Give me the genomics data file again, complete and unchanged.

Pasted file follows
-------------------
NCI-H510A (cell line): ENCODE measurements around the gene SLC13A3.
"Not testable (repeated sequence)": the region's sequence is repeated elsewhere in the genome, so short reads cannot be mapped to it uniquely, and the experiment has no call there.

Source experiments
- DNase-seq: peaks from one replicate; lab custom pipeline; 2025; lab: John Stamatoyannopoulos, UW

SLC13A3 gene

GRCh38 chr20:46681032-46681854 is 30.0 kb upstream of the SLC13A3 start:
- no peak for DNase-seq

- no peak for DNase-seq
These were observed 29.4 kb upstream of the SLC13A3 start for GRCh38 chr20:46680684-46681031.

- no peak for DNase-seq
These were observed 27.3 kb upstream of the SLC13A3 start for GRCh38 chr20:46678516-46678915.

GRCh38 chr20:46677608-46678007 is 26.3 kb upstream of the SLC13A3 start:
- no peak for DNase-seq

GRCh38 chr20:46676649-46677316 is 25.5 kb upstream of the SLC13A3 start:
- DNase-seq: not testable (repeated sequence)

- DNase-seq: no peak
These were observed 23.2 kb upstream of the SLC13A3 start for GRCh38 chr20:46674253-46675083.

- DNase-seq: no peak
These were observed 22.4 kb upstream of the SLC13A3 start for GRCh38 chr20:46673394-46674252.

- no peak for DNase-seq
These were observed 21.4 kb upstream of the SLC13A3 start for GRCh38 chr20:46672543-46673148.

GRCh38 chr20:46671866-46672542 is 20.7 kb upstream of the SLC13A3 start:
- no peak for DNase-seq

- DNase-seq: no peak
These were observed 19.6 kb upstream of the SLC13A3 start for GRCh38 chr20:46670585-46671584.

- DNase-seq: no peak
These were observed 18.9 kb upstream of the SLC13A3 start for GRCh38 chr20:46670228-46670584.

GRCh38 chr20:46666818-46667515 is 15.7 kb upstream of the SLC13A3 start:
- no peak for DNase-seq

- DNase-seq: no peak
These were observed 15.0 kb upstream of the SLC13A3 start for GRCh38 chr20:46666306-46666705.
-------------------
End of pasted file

NCI-H510A (cell line): ENCODE measurements around the gene SLC13A3.
"Not testable (repeated sequence)": the region's sequence is repeated elsewhere in the genome, so short reads cannot be mapped to it uniquely, and the experiment has no call there.

Source experiments
- DNase-seq: peaks from one replicate; lab custom pipeline; 2025; lab: John Stamatoyannopoulos, UW

SLC13A3 gene

GRCh38 chr20:46681032-46681854 is 30.0 kb upstream of the SLC13A3 start:
- no peak for DNase-seq

- no peak for DNase-seq
These were observed 29.4 kb upstream of the SLC13A3 start for GRCh38 chr20:46680684-46681031.

- no peak for DNase-seq
These were observed 27.3 kb upstream of the SLC13A3 start for GRCh38 chr20:46678516-46678915.

GRCh38 chr20:46677608-46678007 is 26.3 kb upstream of the SLC13A3 start:
- no peak for DNase-seq

GRCh38 chr20:46676649-46677316 is 25.5 kb upstream of the SLC13A3 start:
- DNase-seq: not testable (repeated sequence)

- DNase-seq: no peak
These were observed 23.2 kb upstream of the SLC13A3 start for GRCh38 chr20:46674253-46675083.

- DNase-seq: no peak
These were observed 22.4 kb upstream of the SLC13A3 start for GRCh38 chr20:46673394-46674252.

- no peak for DNase-seq
These were observed 21.4 kb upstream of the SLC13A3 start for GRCh38 chr20:46672543-46673148.

GRCh38 chr20:46671866-46672542 is 20.7 kb upstream of the SLC13A3 start:
- no peak for DNase-seq

- DNase-seq: no peak
These were observed 19.6 kb upstream of the SLC13A3 start for GRCh38 chr20:46670585-46671584.

- DNase-seq: no peak
These were observed 18.9 kb upstream of the SLC13A3 start for GRCh38 chr20:46670228-46670584.

GRCh38 chr20:46666818-46667515 is 15.7 kb upstream of the SLC13A3 start:
- no peak for DNase-seq

- DNase-seq: no peak
These were observed 15.0 kb upstream of the SLC13A3 start for GRCh38 chr20:46666306-46666705.